An Oklahoma federal judge has ordered a trial in a suit filed by the state’s death-row prisoners challenging the constitutionality of Oklahoma’s three-drug lethal-injection process. Judge Stephen Friot of the U.S. District Court for the Western District of Oklahoma ruled on August 11, 2021 that the suit, which alleges that Oklahoma’s execution protocol violates the Eighth Amendment ban on cruel and unusual punishment, may proceed to trial. Judge Friot denied several other claims, including those seeking more information about the drugs to be used and alleging that the executions process unconstitutionally denied the prisoners access to counsel and the courts.

“Plaintiffs are pleased that the court agreed that the merits of their Eighth Amendment claim need to be heard in a full trial,” said Assistant Federal Public Defender Dale Baich, who is representing the prisoners. “We look forward to presenting our evidence in court.”

Oklahoma has indicated that it intends to carry out executions using a three-drug combination of the sedative midazolam, the paralytic drug vecuronium bromide, and the heart-stopping chemical, potassium chloride. The prisoners’ lawsuit seeks to ensure that if they are to be executed, Oklahoma does so in a manner that does not unnecessarily subject them to excruciating pain and suffering.

The prisoners’ lawsuit alleges, based on execution-autopsy results, that the use of midazolam causes a sense of suffocation from “flash pulmonary edema” — an almost immediate build-up of fluid in the lungs — while the prisoner is conscious, followed by “chemical suffocation” as the paralytic drug shuts down the lungs, and the pain of being chemically “burned alive” by the potassium chloride. The court ruled that, taken as true, these allegations support a claim that Oklahoma’s execution protocol is unconstitutionally torturous, and entitled the prisoners to a trial to attempt to prove their claims.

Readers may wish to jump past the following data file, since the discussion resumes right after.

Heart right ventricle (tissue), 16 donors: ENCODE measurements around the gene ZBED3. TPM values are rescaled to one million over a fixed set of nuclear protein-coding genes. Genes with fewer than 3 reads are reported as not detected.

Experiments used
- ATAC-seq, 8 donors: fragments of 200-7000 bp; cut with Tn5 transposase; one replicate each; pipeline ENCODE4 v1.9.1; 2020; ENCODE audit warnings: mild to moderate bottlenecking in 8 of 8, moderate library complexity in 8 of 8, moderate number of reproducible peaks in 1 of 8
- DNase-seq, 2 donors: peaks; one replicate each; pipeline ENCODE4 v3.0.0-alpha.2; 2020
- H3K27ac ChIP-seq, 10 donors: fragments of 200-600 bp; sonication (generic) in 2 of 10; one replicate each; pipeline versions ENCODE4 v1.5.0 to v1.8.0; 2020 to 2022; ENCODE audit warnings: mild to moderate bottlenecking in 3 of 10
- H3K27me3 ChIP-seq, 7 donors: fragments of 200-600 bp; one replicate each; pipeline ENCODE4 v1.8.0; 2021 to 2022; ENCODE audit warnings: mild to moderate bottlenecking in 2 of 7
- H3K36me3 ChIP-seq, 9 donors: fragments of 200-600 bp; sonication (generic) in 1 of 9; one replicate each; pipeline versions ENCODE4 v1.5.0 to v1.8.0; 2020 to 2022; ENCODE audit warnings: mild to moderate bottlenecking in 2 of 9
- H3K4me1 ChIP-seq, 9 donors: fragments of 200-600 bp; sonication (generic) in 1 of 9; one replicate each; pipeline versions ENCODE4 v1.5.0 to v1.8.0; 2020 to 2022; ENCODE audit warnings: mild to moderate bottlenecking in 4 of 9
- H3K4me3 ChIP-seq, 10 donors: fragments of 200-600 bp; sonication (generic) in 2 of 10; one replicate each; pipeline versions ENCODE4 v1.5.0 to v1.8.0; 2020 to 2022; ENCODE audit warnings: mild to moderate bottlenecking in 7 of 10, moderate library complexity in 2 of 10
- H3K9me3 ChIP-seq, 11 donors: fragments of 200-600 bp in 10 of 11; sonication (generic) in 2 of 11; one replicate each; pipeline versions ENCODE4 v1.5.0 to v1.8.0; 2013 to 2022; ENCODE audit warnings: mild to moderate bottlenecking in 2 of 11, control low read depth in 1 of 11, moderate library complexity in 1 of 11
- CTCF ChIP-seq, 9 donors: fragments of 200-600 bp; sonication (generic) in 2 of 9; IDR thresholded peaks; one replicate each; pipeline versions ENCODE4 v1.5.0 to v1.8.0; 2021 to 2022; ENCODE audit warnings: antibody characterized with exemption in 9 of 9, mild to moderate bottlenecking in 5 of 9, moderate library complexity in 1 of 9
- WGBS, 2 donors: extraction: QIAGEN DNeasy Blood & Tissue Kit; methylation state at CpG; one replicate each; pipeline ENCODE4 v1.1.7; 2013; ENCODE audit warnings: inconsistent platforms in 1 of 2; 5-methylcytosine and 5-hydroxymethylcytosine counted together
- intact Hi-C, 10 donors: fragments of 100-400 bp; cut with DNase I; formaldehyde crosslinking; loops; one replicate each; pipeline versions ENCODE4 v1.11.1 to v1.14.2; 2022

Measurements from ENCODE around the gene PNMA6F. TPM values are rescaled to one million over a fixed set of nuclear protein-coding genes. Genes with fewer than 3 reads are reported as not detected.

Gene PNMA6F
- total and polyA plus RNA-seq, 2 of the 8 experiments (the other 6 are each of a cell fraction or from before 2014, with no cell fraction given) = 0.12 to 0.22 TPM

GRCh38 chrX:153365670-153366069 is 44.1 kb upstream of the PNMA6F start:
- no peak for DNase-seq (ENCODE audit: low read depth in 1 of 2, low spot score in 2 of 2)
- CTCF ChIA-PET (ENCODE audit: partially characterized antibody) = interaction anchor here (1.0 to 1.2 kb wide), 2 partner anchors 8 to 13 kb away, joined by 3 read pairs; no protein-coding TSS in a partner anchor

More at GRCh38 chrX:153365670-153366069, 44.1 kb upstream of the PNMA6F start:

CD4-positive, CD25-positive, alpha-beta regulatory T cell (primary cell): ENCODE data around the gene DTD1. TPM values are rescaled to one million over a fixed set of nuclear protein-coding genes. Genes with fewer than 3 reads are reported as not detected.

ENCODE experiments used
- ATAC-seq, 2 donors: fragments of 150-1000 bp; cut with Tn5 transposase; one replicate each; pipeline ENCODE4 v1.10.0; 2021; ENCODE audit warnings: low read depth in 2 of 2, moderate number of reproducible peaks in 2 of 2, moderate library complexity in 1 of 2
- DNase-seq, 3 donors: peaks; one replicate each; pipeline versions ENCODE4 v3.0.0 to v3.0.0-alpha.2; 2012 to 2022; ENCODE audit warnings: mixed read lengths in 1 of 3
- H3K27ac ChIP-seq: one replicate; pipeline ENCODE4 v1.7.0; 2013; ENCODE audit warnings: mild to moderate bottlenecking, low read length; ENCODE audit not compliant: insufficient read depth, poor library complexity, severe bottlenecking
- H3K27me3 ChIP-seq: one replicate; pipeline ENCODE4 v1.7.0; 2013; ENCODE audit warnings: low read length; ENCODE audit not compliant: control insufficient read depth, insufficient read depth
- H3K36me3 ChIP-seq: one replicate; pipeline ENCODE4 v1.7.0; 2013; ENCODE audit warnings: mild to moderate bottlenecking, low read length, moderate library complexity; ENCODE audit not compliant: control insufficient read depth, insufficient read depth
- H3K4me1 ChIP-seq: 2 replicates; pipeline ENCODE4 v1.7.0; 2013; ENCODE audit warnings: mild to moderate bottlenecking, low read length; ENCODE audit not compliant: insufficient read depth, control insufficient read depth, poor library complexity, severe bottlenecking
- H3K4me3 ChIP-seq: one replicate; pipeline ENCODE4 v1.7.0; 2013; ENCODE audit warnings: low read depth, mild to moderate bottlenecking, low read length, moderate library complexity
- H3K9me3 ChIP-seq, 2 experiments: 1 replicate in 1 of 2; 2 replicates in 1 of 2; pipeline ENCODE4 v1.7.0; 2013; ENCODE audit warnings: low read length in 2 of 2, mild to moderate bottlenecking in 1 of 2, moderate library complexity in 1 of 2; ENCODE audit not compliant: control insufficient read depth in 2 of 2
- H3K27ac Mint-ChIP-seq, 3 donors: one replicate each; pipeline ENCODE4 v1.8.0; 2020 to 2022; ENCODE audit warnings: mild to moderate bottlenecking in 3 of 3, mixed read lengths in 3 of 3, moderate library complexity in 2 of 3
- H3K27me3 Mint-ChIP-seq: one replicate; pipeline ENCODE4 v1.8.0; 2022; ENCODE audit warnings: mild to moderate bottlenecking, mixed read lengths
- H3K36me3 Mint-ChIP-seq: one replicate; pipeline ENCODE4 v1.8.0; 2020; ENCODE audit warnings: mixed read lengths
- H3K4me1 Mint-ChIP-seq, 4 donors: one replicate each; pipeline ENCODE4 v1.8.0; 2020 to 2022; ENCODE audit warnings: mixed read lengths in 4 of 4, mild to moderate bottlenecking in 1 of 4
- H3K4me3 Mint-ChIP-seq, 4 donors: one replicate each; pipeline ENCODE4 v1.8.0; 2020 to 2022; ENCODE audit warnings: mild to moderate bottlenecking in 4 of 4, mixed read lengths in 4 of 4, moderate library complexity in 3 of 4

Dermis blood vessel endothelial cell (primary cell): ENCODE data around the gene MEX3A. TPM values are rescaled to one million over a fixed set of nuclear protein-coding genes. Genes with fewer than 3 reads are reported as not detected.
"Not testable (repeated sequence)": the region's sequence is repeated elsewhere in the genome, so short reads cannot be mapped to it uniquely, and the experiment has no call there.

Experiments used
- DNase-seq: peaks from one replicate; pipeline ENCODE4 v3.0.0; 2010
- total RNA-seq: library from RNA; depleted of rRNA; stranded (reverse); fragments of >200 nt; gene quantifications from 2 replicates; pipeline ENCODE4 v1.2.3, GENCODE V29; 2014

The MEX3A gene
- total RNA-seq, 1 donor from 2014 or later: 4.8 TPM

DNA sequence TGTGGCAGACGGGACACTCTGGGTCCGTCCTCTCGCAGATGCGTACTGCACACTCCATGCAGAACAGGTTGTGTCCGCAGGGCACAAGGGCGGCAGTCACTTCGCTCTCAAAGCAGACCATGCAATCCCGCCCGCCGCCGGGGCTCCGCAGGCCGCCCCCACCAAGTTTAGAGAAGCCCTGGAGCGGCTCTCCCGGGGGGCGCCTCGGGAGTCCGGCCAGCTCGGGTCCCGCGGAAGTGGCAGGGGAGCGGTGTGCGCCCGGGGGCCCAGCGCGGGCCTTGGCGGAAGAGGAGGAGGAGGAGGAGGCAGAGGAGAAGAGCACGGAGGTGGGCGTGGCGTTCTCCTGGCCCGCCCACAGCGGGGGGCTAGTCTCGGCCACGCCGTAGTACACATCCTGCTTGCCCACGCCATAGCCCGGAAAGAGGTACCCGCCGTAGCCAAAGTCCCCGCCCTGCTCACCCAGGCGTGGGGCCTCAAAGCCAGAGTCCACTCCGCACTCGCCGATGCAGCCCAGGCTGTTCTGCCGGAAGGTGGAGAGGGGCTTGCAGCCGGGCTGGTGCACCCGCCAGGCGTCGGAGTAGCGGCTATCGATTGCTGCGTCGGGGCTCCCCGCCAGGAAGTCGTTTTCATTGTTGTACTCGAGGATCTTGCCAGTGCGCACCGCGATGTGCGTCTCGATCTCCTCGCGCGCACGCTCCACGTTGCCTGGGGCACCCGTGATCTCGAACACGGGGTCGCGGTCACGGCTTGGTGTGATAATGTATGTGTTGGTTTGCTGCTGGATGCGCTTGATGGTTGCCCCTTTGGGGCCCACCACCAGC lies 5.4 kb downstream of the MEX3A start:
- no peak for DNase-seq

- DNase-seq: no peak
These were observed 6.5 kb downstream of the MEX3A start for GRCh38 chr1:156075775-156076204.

Thirty-two death-row prisoners were plaintiffs in the federal lawsuit. However, Judge Friot dismissed the claims of six of the prisoners who had declined to designate alternative methods by which they could be executed. In an earlier stage of the litigation, the U.S. Supreme Court ruled that a condemned prisoner cannot show that a state’s execution method is unconstitutionally cruel and unusual unless the prisoner demonstrates that the state is able to carry out the execution via a significantly less painful alternative method. The six prisoners’ refusal to designate an alternative method of execution, Fruit wrote, “is fatal to these plaintiffs’ Eighth Amendment claims.”

The court has scheduled a status conference for the end of August and indicated that the trial could start in January or February 2022.

Oklahoma has not carried out an execution since January 15, 2015, when the Oklahoma Department of Corrections put Charles Warner to death using a chemical that was not authorized by the state’s execution protocol. A report by The Oklahoman revealed that the state had used potassium acetate, a chemical used to de-ice airplane wings, in the execution, instead of potassium chloride. Warner’s last words were “my body is on fire.”

The state’s previous execution, in which Clayton Lockett was put to death on April 29, 2014, was horribly botched. After the execution team failed 16 times to set an IV line, one of Lockett’s veins exploded. Lockett died 45 minutes into the procedure of what was described at the time as a massive heart attack. Oklahoma put executions on hold in September 2015, after Richard Glossip received a last-minute stay when the state once again obtained the wrong chemical to carry out his execution.

As part of the lethal-injection lawsuit, Oklahoma agreed to wait at least 150 days after announcing any new execution protocol before setting any execution dates. Baich said that the prisoners’ position “is that no execution dates should be set while this litigation examining the efficacy of the execution methods is pending.”


Colleen Wilson, After 7 years, Oklahoma death row inmates’ law­suit will final­ly go to tri­al, OKC Fox, August 11, 2021; Sean Murphy, Federal judge says Oklahoma death penal­ty suit can pro­ceed, Associated Press, August 11, 2021; Darla Shelden, Oklahoma death row pris­on­ers’ secure right for new tri­al in their Eighth Amendment chal­lenge to state lethal injec­tion pro­to­col, City-Sentinel, August 11, 2021; Curtis Killman, Judge’s order clears way for tri­al on lethal-injec­tion chal­lenge by death-row inmates, Tulsa World, August 11, 2021; Khaleda Rahman, Oklahoma Death Row Case To Go to Trial After Botched Executions, Newsweek, August 122021.

Read Judge Friot’s order in Glossip v. Chandler. Read the state­ment from Dale Baich, attor­ney for the death row prisoners.